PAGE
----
by | Feb 25, 2009 | Detroit Free Press | 0 comments

Joey Harrington sounded like a kid who had just gotten his acceptance letter to college.

“I’m going to Miami,” he crowed.

He was speaking on a cell phone from Washington, a city he had never visited. He was doing the tourist thing, he said, standing in front of the Jefferson Memorial. It’s a place kids go on their class trips. But for Harrington, the longest tour of his life finally had concluded. He’d found a new team. He’d settled on a new city. All that remained was the legal separation from Detroit.

“I’d be lying if I said I wasn’t excited,” he said Wednesday. “It’s been up in the air for so long, it’s just nice to have it settled.”

So Joey will be a Dolphin. He’ll swim with the Fish. Makes as much sense as anything else in his saga. From the Lions’ top draft pick to the scapegoat for their woeful offense, Harrington’s four-year ride in Detroit was nothing if not tumultuous. He was anticipated, celebrated, denigrated and emasculated. His last season was a rockslide of starts and stops.

But in Miami, he comes in on a soft-breaking wave. He arrives not as a savior but as a soldier, ready to start if need be, but ready to back up Daunte Culpepper if that’s the case.

“I chose Miami because, No. 1, they didn’t promise me anything, and No. 2, I believe I’ll have the chance to compete. … They need somebody to fill a spot right now – with the guy they traded for injured – so it gives me a chance to earn people’s respect right away.

“I think it’s going to be a good place for me.”

I’d say he’s right.

Ready to start or be a backup

Miami, like Detroit, is a football crazy town, but without the futility. Yes, quarterbacks will be scrutinized there, same as here. But in Miami, they are not strangers to something that remains elusive in the Motor City: optimism.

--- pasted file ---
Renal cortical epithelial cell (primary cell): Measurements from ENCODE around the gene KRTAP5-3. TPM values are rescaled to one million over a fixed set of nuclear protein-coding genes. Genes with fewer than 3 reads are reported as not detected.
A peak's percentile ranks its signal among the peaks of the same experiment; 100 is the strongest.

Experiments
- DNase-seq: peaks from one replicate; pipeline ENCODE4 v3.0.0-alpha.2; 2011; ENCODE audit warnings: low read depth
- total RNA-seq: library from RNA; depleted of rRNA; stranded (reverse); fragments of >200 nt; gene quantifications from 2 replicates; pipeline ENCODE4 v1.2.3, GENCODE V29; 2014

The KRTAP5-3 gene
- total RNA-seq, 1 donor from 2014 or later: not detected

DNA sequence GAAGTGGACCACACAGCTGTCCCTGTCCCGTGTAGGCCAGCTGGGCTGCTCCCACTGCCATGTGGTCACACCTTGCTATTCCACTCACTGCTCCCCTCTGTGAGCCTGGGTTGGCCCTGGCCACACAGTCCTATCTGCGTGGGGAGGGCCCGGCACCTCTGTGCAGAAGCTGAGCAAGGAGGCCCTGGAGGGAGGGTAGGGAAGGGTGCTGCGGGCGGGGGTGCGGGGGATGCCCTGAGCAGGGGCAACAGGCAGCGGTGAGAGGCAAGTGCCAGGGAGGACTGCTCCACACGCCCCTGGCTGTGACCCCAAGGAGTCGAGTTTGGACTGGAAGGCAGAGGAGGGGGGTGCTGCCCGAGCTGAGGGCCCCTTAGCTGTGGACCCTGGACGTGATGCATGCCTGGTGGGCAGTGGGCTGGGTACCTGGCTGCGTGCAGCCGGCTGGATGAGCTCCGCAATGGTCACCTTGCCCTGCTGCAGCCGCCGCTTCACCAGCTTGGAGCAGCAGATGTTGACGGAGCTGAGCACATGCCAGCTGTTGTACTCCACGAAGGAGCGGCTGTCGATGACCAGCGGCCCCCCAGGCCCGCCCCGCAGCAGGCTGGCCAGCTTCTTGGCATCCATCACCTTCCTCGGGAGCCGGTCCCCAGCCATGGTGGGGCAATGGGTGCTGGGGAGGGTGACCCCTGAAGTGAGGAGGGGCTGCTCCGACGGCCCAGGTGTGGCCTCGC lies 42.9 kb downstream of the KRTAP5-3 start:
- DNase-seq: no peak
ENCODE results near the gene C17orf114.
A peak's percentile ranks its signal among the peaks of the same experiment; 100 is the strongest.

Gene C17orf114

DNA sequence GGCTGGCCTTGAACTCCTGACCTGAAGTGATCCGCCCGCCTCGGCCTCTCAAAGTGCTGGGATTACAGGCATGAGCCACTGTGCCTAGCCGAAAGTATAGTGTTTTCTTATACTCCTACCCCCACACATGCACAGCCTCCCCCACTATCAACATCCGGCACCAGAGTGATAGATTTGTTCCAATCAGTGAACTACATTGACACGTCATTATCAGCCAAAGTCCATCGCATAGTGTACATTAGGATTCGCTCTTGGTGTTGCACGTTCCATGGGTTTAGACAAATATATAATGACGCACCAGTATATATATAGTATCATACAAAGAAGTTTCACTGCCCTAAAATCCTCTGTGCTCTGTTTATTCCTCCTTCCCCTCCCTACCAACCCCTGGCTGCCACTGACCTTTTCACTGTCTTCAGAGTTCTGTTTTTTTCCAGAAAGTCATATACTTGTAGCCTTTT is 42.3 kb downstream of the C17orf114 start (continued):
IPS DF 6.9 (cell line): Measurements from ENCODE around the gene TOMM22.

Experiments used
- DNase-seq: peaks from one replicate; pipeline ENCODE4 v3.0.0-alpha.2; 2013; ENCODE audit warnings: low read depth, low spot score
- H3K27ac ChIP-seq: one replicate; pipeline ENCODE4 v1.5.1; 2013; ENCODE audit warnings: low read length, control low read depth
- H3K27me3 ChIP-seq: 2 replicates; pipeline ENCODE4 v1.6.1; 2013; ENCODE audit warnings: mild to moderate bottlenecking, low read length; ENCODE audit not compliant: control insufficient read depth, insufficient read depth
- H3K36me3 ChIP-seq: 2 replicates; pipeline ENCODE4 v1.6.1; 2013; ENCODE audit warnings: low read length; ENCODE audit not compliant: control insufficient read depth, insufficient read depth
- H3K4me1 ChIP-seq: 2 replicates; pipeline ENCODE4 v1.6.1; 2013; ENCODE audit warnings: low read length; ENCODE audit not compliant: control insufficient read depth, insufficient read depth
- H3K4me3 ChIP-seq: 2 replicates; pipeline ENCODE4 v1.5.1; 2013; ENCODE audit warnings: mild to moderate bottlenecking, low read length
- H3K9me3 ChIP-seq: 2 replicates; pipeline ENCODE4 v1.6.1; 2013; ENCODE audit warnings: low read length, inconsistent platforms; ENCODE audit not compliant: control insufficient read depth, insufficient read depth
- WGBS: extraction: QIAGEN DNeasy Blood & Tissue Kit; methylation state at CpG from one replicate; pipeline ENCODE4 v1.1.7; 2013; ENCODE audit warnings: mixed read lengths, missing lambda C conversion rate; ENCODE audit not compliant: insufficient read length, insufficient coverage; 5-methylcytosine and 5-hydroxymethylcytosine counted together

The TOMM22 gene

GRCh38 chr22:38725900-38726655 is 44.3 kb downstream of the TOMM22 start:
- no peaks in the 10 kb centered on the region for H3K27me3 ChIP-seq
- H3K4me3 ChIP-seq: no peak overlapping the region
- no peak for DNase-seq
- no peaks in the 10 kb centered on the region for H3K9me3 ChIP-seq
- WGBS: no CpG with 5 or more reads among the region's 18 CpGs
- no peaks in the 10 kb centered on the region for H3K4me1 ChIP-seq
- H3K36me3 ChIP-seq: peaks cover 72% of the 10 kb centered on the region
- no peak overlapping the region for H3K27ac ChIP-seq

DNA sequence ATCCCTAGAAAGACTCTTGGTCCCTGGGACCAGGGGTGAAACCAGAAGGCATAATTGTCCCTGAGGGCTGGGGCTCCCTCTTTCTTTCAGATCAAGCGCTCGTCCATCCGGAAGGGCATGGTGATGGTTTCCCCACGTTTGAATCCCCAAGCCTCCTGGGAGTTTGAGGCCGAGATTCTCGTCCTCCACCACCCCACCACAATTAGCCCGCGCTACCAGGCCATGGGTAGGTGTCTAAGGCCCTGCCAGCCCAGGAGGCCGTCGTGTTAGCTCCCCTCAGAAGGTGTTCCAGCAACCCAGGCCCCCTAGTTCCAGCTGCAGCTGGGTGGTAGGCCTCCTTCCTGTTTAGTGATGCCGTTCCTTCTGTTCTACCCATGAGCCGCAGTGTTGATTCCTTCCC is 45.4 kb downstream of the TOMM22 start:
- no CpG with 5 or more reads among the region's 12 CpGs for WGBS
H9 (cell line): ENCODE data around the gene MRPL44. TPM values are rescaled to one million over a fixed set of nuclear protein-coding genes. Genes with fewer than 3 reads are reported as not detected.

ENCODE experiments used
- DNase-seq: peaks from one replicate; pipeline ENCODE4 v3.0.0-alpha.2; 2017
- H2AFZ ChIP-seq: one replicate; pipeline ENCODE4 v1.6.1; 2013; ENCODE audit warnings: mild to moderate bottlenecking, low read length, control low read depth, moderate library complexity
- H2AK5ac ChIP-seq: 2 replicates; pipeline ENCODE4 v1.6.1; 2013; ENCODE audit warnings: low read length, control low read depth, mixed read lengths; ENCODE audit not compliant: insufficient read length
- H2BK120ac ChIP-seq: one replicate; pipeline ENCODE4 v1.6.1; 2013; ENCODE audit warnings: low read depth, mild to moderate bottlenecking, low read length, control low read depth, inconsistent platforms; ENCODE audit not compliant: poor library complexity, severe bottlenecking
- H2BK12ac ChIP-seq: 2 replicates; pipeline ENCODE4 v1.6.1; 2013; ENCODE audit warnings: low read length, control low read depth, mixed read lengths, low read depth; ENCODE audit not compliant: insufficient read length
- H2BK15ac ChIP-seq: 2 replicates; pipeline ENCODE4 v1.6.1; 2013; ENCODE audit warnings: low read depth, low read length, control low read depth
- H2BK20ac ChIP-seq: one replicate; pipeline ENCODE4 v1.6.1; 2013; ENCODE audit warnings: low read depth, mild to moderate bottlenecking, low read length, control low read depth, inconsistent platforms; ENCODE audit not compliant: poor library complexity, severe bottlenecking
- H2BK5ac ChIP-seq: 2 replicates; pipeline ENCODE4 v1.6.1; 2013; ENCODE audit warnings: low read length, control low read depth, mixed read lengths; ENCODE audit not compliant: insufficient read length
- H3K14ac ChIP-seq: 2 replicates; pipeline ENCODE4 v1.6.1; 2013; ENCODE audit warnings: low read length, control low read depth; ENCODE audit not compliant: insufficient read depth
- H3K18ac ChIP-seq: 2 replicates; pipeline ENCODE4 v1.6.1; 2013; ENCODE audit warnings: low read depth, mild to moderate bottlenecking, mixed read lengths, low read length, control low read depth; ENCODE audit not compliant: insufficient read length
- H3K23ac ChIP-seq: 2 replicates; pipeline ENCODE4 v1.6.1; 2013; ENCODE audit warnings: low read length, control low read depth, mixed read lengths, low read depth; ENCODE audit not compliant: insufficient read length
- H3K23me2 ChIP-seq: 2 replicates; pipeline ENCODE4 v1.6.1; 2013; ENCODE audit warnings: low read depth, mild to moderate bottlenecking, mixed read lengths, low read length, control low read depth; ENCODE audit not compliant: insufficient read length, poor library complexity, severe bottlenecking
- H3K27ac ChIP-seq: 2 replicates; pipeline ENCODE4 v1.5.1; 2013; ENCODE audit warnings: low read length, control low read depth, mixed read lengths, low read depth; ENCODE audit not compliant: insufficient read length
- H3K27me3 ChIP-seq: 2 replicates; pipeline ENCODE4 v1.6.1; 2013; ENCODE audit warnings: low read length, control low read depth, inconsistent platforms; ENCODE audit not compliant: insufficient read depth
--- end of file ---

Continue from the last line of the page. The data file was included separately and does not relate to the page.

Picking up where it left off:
They have seen good teams. They have seen playoff teams and Super Bowl teams. They expect to win even when they do not. For someone like Harrington, that positive approach is like a blood transfusion.

“The only other trip I took was to Cincinnati … but there, once Carson Palmer comes back, the job is his, as well it should be.

“In Miami, I really liked all the coaches. … I thought Nick Saban was very straightforward, which is exactly what I was looking for … and I believe he’ll play the players he thinks will help the football team.”

Any concern about being a backup?

“I did it last year,” Harrington said.

Yes, he did. He backed up Jeff Garcia until folks realized Garcia was worse. Then the coach was canned. Then the interim coach jockeyed quarterbacks. Then a new coach was hired. Then both sides soured on each other. Then two new quarterbacks were signed. Then Joey, 27, was told to find a new place of employment.

And now he has.

So what’s the final tally? Well, the Lions and Dolphins cleared their plates for quarterbacks this year. The Dolphins now have Daunte Culpepper and Joey Harrington. The Lions have Jon Kitna and Josh McCown.

You be the judge.

Taking the high road to Florida

Harrington, meanwhile, sounds like a man with a new lease on life. Yes, it’s true, he’s technically still a Lion until Matt Millen swings a deal with Miami or just cuts Joey outright – in which case he really gets nothing in return.

“I spoke to Matt,” Harrington said. “He wasn’t shocked. He’s been very supportive.”

Someday, when he’s officially gone, Harrington will say his piece on the Lions. For now, he’s taking the highest road. He’s bringing the same boyish enthusiasm to sunny Florida as he once brought to the chilly Midwest. The difference is they’re glad about it.

You know what? Good luck to him. Hoping Harrington fails only makes you small. He did nothing wrong here but try his best. We wish him well.

Maybe, by the time the Dolphins come in for the Thanksgiving game, both teams will be happy with the way it all worked out.

One guy sounds happy already.

Contact MITCH ALBOM at 313-223-4581 or malbom@freepress.com. Catch “The Mitch Albom Show” 5-7 p.m. weekdays on WJR-AM (760).


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Mitch Albom writes about running an orphanage in impoverished Port-au-Prince, Haiti, his kids, their hardships, laughs and challenges, and the life lessons he’s learned there every day.

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